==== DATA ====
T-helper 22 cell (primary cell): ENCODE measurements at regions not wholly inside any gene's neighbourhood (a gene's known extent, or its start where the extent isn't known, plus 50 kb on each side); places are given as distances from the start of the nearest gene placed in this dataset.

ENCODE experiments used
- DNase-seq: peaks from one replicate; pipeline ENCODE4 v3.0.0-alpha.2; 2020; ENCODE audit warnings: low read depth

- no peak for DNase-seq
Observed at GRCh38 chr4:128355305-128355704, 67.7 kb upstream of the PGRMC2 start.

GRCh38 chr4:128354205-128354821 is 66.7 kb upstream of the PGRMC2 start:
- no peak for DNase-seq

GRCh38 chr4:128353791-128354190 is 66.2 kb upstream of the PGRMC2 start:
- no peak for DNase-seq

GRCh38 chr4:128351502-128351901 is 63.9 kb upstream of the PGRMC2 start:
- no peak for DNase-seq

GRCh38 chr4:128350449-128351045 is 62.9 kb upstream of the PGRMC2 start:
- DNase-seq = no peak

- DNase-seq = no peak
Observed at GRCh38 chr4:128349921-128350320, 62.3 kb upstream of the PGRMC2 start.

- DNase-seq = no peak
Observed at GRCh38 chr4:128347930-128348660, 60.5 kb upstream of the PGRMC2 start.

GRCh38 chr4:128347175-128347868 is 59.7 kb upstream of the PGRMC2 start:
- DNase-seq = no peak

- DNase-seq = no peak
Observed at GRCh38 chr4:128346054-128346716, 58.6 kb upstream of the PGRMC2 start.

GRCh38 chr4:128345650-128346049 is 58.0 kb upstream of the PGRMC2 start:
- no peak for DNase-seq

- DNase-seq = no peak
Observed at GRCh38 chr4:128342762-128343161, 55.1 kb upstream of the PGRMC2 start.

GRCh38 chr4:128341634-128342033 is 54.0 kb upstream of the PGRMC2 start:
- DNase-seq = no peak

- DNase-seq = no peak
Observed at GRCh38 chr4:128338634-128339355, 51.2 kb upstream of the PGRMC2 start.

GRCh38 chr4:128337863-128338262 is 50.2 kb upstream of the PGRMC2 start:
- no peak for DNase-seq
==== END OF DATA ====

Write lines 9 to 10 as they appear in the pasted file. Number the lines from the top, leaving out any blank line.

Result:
- no peak for DNase-seq

GRCh38 chr4:128351502-128351901 is 63.9 kb upstream of the PGRMC2 start: